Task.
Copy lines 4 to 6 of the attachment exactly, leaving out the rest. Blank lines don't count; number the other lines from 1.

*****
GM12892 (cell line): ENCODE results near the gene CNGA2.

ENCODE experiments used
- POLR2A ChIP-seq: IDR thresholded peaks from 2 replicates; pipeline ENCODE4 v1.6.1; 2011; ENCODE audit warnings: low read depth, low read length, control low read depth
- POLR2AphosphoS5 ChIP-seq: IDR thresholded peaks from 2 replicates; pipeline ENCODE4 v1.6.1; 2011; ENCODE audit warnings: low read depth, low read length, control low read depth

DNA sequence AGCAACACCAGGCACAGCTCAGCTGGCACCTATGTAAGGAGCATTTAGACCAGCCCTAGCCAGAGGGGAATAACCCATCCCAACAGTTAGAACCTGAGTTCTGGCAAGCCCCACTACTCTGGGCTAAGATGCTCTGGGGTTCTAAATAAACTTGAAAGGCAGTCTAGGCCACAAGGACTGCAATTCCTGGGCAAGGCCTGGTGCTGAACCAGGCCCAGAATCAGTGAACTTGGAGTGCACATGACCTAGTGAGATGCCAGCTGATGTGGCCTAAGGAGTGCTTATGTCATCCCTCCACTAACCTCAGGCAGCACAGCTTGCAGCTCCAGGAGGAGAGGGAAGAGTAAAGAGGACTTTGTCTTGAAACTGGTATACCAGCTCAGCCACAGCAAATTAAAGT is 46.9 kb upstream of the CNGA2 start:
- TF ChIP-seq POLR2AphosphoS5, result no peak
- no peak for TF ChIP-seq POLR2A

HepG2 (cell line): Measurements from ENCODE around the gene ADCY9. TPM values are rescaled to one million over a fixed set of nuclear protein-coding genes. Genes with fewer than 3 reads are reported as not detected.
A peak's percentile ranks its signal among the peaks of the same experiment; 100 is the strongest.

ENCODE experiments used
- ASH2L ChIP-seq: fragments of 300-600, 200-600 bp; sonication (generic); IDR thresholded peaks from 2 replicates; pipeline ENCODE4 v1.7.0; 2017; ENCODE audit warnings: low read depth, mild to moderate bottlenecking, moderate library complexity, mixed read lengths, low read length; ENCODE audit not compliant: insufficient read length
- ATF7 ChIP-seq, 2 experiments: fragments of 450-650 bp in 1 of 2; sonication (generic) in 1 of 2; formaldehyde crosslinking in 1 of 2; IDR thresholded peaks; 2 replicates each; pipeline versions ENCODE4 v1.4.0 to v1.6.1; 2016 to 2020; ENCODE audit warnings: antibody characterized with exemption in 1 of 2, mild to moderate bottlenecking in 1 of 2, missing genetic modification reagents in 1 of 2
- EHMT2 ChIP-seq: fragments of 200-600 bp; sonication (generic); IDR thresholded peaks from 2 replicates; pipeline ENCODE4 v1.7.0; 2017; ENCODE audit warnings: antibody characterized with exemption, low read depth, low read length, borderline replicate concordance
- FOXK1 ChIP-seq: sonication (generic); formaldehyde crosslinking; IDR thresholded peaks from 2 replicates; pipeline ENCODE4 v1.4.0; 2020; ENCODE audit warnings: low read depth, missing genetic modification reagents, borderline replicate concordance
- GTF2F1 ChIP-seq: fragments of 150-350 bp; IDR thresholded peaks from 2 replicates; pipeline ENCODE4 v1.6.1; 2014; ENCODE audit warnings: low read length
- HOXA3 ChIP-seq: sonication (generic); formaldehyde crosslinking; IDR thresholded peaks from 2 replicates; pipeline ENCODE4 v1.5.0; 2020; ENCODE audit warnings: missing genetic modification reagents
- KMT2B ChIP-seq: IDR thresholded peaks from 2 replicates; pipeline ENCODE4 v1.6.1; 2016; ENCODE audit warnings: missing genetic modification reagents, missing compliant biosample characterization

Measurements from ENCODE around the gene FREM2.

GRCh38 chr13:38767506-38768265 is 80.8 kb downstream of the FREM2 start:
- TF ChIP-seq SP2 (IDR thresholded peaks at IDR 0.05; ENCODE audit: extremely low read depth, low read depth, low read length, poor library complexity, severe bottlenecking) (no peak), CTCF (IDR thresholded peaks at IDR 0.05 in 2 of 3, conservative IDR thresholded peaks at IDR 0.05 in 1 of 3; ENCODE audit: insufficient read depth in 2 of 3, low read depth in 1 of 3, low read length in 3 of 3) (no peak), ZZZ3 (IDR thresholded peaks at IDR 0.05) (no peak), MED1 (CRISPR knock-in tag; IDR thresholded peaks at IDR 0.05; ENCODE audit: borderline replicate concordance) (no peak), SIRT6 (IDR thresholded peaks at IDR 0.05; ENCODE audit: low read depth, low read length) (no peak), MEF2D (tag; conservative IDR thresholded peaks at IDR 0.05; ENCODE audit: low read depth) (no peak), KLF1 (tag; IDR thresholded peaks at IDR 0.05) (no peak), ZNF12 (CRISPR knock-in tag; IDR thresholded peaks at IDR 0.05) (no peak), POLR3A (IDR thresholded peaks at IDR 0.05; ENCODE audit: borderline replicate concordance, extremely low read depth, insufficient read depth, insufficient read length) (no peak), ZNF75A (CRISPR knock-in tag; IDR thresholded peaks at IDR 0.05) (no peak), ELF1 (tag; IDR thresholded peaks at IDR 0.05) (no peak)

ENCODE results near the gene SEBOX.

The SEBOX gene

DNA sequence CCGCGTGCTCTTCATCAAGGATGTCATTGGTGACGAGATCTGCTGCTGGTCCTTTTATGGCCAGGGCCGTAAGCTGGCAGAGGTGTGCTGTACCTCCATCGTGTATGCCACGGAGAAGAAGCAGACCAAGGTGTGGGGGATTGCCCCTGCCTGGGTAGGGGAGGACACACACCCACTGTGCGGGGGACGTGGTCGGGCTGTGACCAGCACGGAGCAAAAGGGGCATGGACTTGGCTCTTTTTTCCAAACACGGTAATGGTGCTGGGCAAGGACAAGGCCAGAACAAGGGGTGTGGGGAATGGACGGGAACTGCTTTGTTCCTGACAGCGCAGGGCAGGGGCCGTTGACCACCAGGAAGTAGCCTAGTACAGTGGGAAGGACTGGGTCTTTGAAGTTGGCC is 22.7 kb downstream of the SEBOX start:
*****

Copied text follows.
- POLR2AphosphoS5 ChIP-seq: IDR thresholded peaks from 2 replicates; pipeline ENCODE4 v1.6.1; 2011; ENCODE audit warnings: low read depth, low read length, control low read depth

DNA sequence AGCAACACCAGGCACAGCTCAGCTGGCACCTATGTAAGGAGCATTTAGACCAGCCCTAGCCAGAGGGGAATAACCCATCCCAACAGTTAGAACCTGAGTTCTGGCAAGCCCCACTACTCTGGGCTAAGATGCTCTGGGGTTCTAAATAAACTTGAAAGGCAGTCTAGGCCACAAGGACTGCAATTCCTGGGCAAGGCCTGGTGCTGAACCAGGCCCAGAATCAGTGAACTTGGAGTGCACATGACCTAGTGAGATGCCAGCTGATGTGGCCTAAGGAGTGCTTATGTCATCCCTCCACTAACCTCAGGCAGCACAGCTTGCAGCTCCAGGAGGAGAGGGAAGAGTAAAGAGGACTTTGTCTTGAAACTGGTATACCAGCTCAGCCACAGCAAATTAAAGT is 46.9 kb upstream of the CNGA2 start:
- TF ChIP-seq POLR2AphosphoS5, result no peak